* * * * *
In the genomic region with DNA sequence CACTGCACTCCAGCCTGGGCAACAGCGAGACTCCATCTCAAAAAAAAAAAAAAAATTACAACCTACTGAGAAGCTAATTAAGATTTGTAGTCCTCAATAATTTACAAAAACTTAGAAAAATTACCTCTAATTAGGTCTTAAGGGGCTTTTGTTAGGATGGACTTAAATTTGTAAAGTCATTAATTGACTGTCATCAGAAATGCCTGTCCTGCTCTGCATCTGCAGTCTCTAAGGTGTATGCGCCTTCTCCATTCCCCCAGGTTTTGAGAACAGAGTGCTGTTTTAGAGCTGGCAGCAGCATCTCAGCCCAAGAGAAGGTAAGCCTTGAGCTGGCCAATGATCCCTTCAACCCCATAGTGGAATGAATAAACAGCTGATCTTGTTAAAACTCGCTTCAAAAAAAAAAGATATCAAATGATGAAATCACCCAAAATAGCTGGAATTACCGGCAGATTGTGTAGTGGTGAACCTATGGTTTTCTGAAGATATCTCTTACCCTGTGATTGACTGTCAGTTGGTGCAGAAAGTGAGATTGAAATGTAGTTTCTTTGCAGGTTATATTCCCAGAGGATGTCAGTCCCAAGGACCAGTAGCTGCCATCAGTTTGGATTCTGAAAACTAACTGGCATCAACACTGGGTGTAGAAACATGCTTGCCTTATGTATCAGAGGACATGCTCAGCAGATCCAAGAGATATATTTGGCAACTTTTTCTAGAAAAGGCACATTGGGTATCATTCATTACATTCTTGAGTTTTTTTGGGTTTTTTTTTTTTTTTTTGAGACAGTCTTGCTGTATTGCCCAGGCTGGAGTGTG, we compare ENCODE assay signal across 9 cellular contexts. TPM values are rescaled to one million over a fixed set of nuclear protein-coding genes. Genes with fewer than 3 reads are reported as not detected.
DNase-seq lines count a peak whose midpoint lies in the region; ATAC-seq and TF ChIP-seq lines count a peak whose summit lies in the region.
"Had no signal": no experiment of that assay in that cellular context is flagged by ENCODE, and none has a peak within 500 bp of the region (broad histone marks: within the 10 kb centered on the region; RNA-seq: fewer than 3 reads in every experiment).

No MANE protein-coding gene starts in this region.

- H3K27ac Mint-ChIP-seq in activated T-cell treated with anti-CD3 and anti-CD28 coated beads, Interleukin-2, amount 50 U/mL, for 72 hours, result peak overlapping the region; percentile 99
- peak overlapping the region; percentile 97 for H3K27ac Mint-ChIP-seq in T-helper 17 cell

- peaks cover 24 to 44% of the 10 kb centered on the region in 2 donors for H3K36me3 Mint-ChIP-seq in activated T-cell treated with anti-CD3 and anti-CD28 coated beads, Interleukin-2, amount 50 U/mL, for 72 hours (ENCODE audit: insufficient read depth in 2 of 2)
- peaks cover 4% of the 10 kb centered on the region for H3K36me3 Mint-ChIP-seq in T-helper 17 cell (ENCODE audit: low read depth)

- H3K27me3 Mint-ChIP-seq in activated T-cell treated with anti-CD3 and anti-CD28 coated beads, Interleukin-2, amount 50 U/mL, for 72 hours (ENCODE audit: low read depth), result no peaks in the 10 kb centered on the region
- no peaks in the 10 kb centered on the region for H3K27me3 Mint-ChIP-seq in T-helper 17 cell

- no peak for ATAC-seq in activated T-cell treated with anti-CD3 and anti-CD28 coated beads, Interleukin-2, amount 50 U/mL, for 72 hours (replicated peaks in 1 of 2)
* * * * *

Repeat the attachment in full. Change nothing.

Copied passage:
In the genomic region with DNA sequence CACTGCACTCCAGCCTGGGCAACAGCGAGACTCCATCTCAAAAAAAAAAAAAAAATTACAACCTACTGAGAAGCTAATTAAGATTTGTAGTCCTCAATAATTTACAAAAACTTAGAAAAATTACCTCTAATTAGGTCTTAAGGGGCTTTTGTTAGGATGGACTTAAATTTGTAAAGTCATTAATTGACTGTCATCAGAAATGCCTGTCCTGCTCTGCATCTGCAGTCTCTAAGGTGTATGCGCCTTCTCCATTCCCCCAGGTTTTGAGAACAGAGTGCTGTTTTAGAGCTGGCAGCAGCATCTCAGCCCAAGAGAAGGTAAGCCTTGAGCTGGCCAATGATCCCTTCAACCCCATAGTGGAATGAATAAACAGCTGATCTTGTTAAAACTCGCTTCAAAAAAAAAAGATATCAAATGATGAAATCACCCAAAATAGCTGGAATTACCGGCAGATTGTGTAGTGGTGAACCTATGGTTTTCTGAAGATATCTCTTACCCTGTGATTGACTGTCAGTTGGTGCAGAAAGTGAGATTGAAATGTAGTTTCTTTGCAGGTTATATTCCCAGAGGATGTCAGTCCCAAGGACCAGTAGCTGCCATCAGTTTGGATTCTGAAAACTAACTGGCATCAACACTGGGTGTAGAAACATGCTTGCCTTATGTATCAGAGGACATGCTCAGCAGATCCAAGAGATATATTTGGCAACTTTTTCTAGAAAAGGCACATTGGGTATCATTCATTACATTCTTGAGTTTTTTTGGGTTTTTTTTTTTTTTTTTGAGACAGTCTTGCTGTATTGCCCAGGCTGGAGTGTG, we compare ENCODE assay signal across 9 cellular contexts. TPM values are rescaled to one million over a fixed set of nuclear protein-coding genes. Genes with fewer than 3 reads are reported as not detected.
DNase-seq lines count a peak whose midpoint lies in the region; ATAC-seq and TF ChIP-seq lines count a peak whose summit lies in the region.
"Had no signal": no experiment of that assay in that cellular context is flagged by ENCODE, and none has a peak within 500 bp of the region (broad histone marks: within the 10 kb centered on the region; RNA-seq: fewer than 3 reads in every experiment).

No MANE protein-coding gene starts in this region.

- H3K27ac Mint-ChIP-seq in activated T-cell treated with anti-CD3 and anti-CD28 coated beads, Interleukin-2, amount 50 U/mL, for 72 hours, result peak overlapping the region; percentile 99
- peak overlapping the region; percentile 97 for H3K27ac Mint-ChIP-seq in T-helper 17 cell

- peaks cover 24 to 44% of the 10 kb centered on the region in 2 donors for H3K36me3 Mint-ChIP-seq in activated T-cell treated with anti-CD3 and anti-CD28 coated beads, Interleukin-2, amount 50 U/mL, for 72 hours (ENCODE audit: insufficient read depth in 2 of 2)
- peaks cover 4% of the 10 kb centered on the region for H3K36me3 Mint-ChIP-seq in T-helper 17 cell (ENCODE audit: low read depth)

- H3K27me3 Mint-ChIP-seq in activated T-cell treated with anti-CD3 and anti-CD28 coated beads, Interleukin-2, amount 50 U/mL, for 72 hours (ENCODE audit: low read depth), result no peaks in the 10 kb centered on the region
- no peaks in the 10 kb centered on the region for H3K27me3 Mint-ChIP-seq in T-helper 17 cell

- no peak for ATAC-seq in activated T-cell treated with anti-CD3 and anti-CD28 coated beads, Interleukin-2, amount 50 U/mL, for 72 hours (replicated peaks in 1 of 2)